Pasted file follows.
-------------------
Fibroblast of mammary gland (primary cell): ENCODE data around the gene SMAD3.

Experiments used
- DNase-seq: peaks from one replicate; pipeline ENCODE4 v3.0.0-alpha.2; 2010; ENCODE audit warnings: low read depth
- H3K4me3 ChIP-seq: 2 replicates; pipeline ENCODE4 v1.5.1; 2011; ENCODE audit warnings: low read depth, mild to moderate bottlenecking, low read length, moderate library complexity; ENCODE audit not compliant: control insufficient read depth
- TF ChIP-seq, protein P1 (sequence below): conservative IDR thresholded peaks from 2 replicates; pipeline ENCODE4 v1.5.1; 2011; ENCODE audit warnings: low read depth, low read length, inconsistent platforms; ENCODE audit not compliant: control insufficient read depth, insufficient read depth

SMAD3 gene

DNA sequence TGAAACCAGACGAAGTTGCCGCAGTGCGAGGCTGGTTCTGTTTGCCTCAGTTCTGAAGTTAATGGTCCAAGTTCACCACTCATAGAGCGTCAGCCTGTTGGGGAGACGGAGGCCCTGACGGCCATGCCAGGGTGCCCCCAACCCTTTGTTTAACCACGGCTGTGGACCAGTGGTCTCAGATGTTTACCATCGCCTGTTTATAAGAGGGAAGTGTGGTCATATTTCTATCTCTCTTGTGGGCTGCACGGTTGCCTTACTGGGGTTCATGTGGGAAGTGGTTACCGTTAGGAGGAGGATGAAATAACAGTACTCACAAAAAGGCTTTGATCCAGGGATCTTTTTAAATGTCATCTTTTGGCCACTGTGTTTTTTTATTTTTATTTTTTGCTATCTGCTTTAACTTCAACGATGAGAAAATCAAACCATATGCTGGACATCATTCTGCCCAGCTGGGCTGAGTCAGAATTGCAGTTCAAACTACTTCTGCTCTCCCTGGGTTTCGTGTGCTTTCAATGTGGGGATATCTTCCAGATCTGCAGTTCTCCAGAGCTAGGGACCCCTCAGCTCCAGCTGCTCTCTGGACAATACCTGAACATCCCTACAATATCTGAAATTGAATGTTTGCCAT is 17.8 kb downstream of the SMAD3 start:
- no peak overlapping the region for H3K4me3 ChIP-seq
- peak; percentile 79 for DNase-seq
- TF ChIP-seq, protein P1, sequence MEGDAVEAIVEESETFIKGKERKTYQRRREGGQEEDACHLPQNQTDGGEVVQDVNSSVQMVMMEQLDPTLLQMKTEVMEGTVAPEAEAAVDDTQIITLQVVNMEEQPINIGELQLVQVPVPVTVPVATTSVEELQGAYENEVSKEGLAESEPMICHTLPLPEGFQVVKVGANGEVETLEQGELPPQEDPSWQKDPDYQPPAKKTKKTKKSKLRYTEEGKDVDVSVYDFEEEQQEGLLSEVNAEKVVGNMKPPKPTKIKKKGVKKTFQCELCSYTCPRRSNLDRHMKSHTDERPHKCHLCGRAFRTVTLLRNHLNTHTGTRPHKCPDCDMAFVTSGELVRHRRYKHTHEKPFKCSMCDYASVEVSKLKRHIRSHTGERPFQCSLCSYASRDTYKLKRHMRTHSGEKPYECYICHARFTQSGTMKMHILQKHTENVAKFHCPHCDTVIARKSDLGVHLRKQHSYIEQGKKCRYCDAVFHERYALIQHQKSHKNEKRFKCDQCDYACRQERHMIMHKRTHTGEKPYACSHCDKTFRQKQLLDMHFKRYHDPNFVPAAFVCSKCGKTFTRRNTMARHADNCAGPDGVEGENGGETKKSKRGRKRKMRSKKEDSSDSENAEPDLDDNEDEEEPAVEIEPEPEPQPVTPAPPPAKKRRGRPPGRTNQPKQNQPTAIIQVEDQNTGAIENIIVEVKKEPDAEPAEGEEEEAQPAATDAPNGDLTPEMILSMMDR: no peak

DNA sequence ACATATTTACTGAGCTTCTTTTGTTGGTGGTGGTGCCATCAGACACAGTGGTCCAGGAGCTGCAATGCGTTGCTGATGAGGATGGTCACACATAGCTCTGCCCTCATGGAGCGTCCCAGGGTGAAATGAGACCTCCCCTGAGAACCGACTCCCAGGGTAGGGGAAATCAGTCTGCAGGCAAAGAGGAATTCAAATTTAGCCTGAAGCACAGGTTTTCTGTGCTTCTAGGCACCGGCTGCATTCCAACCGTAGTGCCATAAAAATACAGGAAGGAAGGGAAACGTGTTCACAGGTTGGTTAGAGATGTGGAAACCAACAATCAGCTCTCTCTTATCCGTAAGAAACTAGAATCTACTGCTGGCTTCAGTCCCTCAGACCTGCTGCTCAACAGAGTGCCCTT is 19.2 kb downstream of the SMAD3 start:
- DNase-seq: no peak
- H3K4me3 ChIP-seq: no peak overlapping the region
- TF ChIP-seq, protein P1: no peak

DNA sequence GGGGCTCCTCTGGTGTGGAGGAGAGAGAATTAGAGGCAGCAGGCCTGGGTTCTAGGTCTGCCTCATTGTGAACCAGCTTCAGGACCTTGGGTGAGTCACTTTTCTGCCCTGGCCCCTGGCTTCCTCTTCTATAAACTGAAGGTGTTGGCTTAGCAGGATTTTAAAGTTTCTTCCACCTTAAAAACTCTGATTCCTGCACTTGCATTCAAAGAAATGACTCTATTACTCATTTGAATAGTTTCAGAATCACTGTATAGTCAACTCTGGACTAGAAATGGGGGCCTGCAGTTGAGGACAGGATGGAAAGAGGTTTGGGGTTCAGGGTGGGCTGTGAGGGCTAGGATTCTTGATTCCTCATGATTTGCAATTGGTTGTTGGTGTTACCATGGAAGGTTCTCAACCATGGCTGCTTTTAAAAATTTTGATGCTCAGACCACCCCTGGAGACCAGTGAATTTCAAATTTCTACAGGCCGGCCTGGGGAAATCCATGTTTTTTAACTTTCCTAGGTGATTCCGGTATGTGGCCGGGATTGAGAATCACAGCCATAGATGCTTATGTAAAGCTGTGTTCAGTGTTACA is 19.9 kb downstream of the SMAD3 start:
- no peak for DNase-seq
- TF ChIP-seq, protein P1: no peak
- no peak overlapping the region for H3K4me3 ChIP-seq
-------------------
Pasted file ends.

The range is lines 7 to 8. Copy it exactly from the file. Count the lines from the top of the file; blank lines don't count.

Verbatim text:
DNA sequence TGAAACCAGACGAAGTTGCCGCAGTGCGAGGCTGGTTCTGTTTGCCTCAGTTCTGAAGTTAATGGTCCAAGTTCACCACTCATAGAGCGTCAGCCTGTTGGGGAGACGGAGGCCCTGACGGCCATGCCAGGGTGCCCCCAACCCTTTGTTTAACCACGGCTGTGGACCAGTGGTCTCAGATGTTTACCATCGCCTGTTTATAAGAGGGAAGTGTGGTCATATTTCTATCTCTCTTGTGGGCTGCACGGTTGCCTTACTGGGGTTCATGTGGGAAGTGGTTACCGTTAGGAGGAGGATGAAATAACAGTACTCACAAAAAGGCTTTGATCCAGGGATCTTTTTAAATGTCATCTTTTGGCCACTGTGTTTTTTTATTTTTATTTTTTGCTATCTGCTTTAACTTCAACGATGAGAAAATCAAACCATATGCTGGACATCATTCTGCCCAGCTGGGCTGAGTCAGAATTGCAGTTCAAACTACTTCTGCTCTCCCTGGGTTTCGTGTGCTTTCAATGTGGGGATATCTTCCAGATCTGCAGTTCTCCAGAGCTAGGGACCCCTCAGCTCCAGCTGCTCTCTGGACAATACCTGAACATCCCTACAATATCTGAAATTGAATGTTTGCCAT is 17.8 kb downstream of the SMAD3 start:
- no peak overlapping the region for H3K4me3 ChIP-seq